The 'Anderson' host acknowledges 'all the nice tweets' from his supporters, while Wright calls the CNN journalist's coming-out letter 'perfect' and 'inspiring.'
Anderson Cooper is grateful for the outpouring support coming from fellow celebrities and journalists as well as fans alike. The Silver Fox tweets, "I appreciate all the nice tweets. I am in Botswana working but want to wish everyone a great 4th of July!"
He got congratulation and words of encouragement from Ellen DeGeneres, Neil Patrick Harris, Jesse Tyler Ferguson and Kathy Griffin among others. Most recently, he was praised by Chely Wright, who came out as gay two years ago.
The country music singer called the way the CNN anchor addressed his sexuality in a letter to the Daily Beast "perfectly Anderson." She gushed when appearing on "CBS This Morning", "I think it's perfect the way he did it." She added, "I think he gave a genuine response."
"Andrew Sullivan reached out to him, said 'do you have comments on this article?' And he gave a genuine response and said, 'And by the way, share this with your readers.' I don't think in any way it was a cowardly move, a sneaky, get-it-under-the-radar-on-a-holiday-weekend."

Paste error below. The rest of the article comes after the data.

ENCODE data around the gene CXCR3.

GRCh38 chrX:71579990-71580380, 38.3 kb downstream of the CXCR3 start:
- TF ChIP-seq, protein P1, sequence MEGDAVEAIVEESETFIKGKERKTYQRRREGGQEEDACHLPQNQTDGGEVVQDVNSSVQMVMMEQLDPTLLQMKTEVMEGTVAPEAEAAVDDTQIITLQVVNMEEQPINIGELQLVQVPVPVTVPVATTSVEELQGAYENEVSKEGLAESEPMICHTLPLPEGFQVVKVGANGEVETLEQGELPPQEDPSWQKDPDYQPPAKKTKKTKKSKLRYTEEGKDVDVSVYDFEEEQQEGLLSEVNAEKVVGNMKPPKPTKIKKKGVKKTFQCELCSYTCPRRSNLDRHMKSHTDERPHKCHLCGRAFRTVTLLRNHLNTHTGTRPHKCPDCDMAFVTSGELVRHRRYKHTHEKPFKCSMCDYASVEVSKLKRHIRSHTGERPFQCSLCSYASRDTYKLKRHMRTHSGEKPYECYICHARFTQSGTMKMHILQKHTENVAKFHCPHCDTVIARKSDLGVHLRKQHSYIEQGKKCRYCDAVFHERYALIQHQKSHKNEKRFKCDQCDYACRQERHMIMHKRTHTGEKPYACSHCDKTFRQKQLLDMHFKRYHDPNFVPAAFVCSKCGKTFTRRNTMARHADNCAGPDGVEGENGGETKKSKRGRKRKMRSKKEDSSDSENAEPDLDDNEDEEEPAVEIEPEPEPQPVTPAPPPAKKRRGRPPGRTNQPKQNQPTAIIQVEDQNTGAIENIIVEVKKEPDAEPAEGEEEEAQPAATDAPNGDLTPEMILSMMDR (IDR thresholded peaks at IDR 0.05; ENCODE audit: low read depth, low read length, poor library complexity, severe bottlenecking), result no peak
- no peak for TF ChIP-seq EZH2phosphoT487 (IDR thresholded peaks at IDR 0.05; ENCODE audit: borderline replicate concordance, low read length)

"I thought it was just a real genuine, human response to a question asked, and I think, you know, I'm certainly - I can't say what Anderson Cooper thinks, but I would imagine that at some point recently, he probably said to himself, 'Why am I not out? Why haven't I not done this? OK, I'll just do it'."
Wright, who married her girlfriend Lauren Blitzer in summer 2011, continued, "We know there's not been a more fierce advocate for anti-bullying measures and efforts than Anderson Cooper. No one doubted that he was for us. Now everyone knows that he is us."
To CNN, she once again sang her praise, "I'm happy about Anderson (coming out) and that he didn't allow himself to be a whisper. It's inspiring. I hid for 16 years of my career. It became worth it to hide - until it is not worth it anymore."
She hit the rock bottom in 2006, and made the decision to come out a year later. "From the day that I officially came out, on May 4, 2010, many people that had been fans aren't anymore. My mother did not take it well at all and we don't speak, and that was a cost," she opened up.
She didn't regret it though. "My whole objective in coming out was to challenge the stereotypes," she stated. "Change and equality only happens when people stand up and identify. No civil rights movement has ever been progressed on a whisper."